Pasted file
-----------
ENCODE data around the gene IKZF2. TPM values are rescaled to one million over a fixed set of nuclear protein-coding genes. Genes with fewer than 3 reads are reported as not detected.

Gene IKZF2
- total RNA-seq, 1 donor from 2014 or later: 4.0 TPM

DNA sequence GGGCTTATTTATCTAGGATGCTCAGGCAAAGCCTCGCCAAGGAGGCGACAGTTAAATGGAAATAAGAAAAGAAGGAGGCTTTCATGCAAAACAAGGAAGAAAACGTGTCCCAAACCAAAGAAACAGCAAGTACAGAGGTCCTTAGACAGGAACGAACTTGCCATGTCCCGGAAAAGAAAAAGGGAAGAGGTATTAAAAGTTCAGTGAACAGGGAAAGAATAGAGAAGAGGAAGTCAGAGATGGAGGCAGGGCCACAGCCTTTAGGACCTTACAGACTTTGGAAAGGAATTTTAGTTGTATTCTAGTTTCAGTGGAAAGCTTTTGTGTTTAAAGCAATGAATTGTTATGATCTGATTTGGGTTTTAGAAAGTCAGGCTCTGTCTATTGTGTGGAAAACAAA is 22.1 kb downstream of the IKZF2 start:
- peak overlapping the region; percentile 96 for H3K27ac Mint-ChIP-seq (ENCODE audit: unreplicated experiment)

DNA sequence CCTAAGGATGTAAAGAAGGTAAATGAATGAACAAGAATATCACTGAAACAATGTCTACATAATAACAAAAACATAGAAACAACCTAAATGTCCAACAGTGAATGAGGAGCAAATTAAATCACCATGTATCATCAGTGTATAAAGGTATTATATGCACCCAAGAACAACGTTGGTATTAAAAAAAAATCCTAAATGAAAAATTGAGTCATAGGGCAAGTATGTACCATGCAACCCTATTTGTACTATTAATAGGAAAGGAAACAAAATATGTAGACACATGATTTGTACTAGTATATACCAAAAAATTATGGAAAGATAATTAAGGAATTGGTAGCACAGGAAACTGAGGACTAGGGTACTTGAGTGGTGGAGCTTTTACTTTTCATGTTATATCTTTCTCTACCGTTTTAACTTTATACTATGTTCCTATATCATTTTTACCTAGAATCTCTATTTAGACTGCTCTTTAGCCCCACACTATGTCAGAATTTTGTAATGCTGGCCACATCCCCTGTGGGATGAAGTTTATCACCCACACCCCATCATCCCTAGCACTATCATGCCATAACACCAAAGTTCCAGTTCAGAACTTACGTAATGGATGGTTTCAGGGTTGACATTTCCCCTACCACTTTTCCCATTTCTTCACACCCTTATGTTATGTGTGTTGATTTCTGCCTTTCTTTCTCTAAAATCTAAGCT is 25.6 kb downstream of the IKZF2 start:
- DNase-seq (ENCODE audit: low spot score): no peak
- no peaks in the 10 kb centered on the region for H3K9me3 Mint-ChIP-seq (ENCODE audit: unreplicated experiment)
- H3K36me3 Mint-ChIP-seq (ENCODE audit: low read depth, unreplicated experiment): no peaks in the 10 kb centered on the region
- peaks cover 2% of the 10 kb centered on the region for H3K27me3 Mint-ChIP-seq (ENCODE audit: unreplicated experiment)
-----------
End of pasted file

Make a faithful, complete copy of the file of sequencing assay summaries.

ENCODE data around the gene IKZF2. TPM values are rescaled to one million over a fixed set of nuclear protein-coding genes. Genes with fewer than 3 reads are reported as not detected.

Gene IKZF2
- total RNA-seq, 1 donor from 2014 or later: 4.0 TPM

DNA sequence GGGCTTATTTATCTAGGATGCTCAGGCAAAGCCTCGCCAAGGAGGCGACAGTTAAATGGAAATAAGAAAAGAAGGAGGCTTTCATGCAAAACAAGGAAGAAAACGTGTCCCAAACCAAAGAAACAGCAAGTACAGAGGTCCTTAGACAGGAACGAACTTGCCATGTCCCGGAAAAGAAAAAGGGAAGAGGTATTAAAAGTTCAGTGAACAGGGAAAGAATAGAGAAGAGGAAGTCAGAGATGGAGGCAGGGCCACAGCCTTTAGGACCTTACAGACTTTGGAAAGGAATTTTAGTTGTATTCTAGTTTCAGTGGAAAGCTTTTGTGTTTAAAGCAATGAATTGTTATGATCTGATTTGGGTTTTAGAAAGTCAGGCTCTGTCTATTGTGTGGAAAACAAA is 22.1 kb downstream of the IKZF2 start:
- peak overlapping the region; percentile 96 for H3K27ac Mint-ChIP-seq (ENCODE audit: unreplicated experiment)

DNA sequence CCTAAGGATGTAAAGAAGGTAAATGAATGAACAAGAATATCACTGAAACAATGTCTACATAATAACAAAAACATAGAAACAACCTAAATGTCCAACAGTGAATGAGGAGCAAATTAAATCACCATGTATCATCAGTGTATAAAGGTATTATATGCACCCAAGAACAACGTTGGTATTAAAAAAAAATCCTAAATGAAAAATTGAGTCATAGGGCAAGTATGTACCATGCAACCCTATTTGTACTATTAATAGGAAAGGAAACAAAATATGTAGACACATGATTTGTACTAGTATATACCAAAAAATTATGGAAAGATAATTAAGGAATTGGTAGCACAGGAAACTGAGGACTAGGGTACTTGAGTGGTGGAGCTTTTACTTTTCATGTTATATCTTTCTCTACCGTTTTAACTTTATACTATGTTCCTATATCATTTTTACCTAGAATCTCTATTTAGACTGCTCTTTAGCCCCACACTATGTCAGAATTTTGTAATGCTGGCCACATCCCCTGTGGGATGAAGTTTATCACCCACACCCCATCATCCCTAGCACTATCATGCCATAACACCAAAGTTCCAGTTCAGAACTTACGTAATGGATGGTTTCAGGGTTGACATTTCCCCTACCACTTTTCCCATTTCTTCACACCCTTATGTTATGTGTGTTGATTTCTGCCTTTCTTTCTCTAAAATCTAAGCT is 25.6 kb downstream of the IKZF2 start:
- DNase-seq (ENCODE audit: low spot score): no peak
- no peaks in the 10 kb centered on the region for H3K9me3 Mint-ChIP-seq (ENCODE audit: unreplicated experiment)
- H3K36me3 Mint-ChIP-seq (ENCODE audit: low read depth, unreplicated experiment): no peaks in the 10 kb centered on the region
- peaks cover 2% of the 10 kb centered on the region for H3K27me3 Mint-ChIP-seq (ENCODE audit: unreplicated experiment)